The use of antigen-detecting rapid diagnostic tests (Ag-RDTs) is a valuable strategy for the diagnosis and control of infectious diseases such as Malaria or HIV-1/AIDS. The recent WHO guidelines recommend Ag-RDTs for infant HIV diagnosis and viral load monitoring in resource limited settings (World Health Organization, 2021). This approach could also represent a cost-effective measure to monitor the SARS-CoV-2 infection if the implementation adheres to the guidelines proposed by the WHO (World Health Organization, 2020). The recent evidence from the observational and randomized controlled open-label trials support the value of SARS-CoV-2 Ag-RDTs for monitoring the infections at mass gathering events (Llibre et al., 2021; Revollo et al., 2021). The prior performance studies also suggested their usefulness for the screening of asymptomatic individuals, particularly in communities with high prevalence (Alemany et al., 2021).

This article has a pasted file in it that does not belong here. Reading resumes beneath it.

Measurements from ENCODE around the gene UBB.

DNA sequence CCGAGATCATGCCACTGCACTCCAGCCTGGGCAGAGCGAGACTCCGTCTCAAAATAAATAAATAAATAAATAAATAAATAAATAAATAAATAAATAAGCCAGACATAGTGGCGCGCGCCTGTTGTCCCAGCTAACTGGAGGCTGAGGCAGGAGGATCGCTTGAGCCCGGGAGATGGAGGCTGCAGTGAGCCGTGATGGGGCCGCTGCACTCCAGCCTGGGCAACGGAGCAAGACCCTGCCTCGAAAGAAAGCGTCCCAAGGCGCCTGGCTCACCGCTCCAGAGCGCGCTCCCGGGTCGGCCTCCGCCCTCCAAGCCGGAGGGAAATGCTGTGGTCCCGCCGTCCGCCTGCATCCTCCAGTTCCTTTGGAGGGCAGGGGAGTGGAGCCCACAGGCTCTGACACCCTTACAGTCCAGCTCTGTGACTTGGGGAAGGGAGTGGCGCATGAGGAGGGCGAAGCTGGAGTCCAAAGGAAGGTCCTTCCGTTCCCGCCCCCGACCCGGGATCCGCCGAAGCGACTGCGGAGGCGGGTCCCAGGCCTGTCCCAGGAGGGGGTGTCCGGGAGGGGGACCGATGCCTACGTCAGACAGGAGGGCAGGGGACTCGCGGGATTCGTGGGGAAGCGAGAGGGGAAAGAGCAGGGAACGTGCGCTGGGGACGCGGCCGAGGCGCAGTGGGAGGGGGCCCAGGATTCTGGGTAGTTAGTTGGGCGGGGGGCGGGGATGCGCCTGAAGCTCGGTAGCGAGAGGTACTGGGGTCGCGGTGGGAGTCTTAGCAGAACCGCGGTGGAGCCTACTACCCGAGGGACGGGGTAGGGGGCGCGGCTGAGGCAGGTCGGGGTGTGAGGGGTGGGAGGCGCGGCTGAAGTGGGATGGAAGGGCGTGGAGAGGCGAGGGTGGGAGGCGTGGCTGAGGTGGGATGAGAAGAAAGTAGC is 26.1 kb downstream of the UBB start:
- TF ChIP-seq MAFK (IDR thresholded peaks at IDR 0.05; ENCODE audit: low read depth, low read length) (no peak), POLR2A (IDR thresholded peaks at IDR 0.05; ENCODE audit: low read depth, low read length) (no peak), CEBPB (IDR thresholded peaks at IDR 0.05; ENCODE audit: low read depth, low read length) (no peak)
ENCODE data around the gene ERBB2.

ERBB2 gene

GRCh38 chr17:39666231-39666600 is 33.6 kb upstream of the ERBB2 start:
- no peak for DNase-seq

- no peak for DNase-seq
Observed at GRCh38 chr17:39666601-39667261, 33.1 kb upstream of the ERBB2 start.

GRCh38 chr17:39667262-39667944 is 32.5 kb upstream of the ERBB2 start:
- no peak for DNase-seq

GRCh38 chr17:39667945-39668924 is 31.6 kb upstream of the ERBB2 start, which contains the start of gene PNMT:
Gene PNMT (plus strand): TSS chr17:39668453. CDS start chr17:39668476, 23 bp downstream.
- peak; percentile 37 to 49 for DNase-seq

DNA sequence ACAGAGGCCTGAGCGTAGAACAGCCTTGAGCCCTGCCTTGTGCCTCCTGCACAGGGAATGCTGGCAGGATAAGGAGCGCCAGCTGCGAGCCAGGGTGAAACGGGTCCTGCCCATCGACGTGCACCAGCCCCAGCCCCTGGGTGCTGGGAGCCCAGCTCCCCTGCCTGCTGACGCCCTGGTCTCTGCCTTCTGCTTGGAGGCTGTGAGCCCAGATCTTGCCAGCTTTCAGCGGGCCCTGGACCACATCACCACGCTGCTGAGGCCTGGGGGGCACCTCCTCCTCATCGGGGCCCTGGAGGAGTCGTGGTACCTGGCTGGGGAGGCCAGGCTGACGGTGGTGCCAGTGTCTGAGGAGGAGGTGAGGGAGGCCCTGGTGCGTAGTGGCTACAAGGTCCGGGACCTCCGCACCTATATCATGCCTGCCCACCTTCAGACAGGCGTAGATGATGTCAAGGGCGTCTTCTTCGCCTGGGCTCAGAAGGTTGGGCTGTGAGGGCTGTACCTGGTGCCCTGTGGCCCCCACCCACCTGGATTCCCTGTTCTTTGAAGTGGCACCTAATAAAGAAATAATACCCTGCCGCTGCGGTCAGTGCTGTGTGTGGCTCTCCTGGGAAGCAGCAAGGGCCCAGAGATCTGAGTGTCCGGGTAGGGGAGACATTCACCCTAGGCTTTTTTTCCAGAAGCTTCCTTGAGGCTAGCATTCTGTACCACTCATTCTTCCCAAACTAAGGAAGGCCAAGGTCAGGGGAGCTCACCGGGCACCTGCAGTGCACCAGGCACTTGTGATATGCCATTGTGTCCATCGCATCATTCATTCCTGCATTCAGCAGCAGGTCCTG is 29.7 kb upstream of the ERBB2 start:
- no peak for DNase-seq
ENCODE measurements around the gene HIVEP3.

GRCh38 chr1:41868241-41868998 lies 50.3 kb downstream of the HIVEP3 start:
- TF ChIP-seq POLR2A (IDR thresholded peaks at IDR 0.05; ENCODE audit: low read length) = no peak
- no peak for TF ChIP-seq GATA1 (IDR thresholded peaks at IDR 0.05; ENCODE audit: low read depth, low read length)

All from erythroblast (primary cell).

Currently, Ag-RDTs are used not only by the healthcare providers but also by the general public for consumer use. The kinetics of SARS-CoV-2 replication in the upper respiratory tract is not fully characterized and may vary depending on the variants of concern (VOC) (Li et al., 2021). Yet, the period when the individuals are presumed to be more contagious is thought to last for over 10 days (Wölfel et al., 2020). Identifying the early exponential viral growth phase when individuals achieve higher viral loads, even if they are asymptomatic, and lack neutralizing immune responses, is critical to avoid the novel infections. Indeed, the viral loads above 106 viral RNA copies/ml in index cases are associated with a higher transmission rates among their contacts (Marks et al., 2021). Evidence also suggests that the identification of asymptomatic or early infection cases is critical in breakthrough infections in the vaccinated individuals, which also achieve a high viral loads (Lange et al., 2021; Riemersma et al., 2021). Of note, the Delta variant has been successfully isolated in vitro from nasal swabs of vaccinated individuals with more than 106 RNA copies/ml (Riemersma et al., 2021), the threshold previously reported for the isolation of replication-competent viruses for the other variants (Wölfel et al., 2020). The Delta variant is more contagious, as over 80% of the samples analyzed in oropharyngeal swabs at the moment of diagnosis had viral loads above that threshold, in contrast to the 20% observed for other variants (Li et al., 2021).